Guided by the latest scientiﬁc research ﬁndings, I use evidence-based treatments to help you resolve your issues or diﬃculties and move forward with your life. After an initial assessment session, I will collaborate with you to set a treatment plan tailored to your goals, values, and priorities. The empirically-supported treatments I use most often include Cognitive-Behavioral Therapy (CBT), Gottman Method Couples Therapy, Interpersonal Therapy (IPT), and Acceptance and Commitment Therapy (ACT).
Cognitive-Behavioral Therapy (CBT)
Cognitive-Behavioral Therapy (CBT) is a relatively short-term, goal-oriented, empirically-supported therapy that focuses on treating distressing symptoms and problematic behaviors. Emphasizing the connection among thoughts, behaviors, emotions, and physiological reactions, CBT teaches clients how to modify unhelpful, unhealthy, and dysfunctional thoughts and behaviors. CBT facilitates change in a relatively short time span—clients often indicate relief of problematic symptoms in 12-20 sessions—with results that last long-term.
CBT has been extensively studied for 40-50 years, and research has demonstrated its effectiveness in treating many disorders, such as depression, bulimia, sleep problems, and the spectrum of anxiety disorders, including panic attacks, social anxiety, posttraumatic stress disorder (PTSD), and obsessive-compulsive disorder (OCD).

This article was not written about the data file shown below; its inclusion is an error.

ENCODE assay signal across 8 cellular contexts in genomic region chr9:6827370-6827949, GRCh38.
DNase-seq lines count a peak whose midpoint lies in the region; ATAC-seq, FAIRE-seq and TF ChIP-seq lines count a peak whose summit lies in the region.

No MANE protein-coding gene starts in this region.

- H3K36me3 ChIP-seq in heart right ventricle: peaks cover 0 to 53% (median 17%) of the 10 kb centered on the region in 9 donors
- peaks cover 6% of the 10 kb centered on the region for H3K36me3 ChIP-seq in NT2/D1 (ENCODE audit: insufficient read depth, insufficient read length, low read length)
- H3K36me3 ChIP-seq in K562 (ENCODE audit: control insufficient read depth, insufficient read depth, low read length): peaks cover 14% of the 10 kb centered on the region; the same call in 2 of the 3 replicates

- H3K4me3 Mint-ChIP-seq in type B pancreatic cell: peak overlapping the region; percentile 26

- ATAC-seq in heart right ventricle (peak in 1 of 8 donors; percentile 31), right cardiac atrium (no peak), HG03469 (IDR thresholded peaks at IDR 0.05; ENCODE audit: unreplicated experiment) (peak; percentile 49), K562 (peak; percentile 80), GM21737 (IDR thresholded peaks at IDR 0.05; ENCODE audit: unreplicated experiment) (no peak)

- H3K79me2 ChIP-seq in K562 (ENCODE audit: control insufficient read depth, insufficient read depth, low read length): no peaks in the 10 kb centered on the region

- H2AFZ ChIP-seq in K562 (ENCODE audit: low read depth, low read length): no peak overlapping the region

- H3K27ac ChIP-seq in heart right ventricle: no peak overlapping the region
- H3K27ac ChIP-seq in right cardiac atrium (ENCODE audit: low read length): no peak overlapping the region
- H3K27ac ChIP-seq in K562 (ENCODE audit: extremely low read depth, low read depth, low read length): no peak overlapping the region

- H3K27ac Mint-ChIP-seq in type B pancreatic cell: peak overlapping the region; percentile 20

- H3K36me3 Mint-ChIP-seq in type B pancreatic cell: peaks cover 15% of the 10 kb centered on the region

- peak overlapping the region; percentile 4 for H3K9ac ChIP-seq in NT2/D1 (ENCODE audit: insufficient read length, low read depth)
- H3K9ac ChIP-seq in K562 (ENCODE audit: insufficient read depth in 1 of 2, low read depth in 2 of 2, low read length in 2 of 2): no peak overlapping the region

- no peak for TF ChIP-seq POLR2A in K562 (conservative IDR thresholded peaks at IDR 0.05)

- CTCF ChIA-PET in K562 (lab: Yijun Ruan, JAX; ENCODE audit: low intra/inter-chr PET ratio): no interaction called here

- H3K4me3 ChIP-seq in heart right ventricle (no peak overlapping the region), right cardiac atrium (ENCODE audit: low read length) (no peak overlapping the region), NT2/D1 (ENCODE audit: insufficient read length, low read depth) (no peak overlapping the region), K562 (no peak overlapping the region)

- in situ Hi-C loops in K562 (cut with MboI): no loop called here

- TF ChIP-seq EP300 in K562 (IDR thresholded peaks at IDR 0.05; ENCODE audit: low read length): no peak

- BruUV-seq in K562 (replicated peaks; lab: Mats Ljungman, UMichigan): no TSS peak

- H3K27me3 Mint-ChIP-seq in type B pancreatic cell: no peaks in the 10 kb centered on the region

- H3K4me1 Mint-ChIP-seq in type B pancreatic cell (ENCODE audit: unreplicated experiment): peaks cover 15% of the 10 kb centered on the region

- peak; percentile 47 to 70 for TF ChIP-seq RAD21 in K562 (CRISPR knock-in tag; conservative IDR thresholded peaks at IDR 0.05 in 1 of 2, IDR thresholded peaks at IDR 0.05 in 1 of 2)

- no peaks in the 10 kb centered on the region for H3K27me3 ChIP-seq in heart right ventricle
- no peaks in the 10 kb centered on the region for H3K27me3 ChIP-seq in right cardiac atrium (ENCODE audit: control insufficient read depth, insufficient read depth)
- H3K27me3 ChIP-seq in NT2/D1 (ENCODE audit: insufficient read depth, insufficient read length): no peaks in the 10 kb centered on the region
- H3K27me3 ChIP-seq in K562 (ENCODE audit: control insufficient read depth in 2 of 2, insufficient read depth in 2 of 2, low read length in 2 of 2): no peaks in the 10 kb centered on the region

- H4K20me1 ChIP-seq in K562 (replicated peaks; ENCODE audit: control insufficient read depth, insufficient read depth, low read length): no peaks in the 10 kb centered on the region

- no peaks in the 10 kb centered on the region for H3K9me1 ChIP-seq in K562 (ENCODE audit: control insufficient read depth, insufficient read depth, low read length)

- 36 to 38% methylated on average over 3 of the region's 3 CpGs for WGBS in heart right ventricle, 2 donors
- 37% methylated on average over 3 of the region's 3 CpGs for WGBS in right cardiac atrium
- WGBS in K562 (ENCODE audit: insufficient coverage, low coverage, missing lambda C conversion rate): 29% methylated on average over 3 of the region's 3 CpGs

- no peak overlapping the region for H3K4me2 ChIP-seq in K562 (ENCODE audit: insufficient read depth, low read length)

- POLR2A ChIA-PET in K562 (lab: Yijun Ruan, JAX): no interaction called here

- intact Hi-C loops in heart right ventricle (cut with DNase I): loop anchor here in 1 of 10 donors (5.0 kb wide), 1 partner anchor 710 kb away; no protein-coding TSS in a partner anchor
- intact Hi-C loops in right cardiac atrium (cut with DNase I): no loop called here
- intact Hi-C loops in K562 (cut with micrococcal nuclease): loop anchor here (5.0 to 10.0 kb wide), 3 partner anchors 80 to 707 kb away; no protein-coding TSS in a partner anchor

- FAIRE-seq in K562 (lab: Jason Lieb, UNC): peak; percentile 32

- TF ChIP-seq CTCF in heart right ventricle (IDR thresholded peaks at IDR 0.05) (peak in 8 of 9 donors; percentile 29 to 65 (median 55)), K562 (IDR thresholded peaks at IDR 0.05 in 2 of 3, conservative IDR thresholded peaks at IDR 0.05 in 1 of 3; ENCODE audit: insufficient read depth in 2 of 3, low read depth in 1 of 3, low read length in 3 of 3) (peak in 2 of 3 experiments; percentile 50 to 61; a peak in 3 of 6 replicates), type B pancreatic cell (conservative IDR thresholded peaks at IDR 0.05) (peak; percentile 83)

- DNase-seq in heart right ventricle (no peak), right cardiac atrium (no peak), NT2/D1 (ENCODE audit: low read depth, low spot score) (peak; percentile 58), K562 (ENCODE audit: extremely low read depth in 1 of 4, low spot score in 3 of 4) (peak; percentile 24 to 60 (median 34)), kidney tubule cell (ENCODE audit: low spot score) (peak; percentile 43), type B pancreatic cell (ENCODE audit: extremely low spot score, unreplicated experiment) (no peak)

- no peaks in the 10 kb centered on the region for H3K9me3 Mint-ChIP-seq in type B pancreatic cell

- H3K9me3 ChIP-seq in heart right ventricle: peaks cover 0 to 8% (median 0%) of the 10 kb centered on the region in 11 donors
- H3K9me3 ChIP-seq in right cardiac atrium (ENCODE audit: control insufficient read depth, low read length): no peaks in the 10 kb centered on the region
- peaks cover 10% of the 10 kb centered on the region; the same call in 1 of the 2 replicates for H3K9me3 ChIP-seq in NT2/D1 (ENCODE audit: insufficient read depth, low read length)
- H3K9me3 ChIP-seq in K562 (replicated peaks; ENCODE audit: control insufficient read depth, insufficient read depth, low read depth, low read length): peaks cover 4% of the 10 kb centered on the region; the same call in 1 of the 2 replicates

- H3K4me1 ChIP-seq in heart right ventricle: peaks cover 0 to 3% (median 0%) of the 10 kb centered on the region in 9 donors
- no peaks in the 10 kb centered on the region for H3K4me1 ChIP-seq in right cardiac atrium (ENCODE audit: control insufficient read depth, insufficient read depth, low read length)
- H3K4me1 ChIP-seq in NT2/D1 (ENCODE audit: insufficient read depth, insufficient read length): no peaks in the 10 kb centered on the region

Gottman Method Couples Therapy
Gottman Method Couples Therapy is a structured, goal-oriented, research-based therapy that helps couples resolve their difficulties and attain greater understanding, connection, and intimacy in their relationships. Gottman Method Couples Therapy helps couples increase their respect, affection, and closeness with one another; resolve conﬂicts when they feel stuck; produce greater understanding with each other; and facilitate conﬂict discussions in a calm manner.
Based on empirical data derived from 30-40 years of research with more than 3,000 couples, Dr. John Gottman discovered what actually works in couples who maintain long-term, healthy relationships, and Gottman Method Couples Therapy teaches those skills to struggling couples.
Interpersonal Therapy (IPT)
Interpersonal Therapy (IPT) is a short-term, empirically-supported treatment that focuses on interpersonal skills. IPT explores emotions, relationships and experiences, and interpersonal diﬃculties. By focusing on current relationships and social behavior that may facilitate or maintain distressing symptoms, IPT teaches speciﬁc skills to improve relationships and social interactions. Research on IPT indicates rapid improvement in symptoms and more satisfying relationships.
Studied for 30-40 years, IPT has been especially effective in alleviating depression, and has also successfully treated eating disorders and substance abuse.
Acceptance and Commitment Therapy (ACT)
Acceptance and Commitment Therapy (ACT) is an empirically-based, relatively new form of therapy that comes from the idea that psychological suffering stems from experiential avoidance and cognitive entanglement that result in an inability to behave in accordance with one’s core values. ACT focuses on increasing psychological ﬂexibility through acceptance and mindfulness strategies along with commitment and behavioral strategies. ACT helps individuals clarify personal values and begin to live according to them, resulting in greater meaning and fulﬁllment in their life.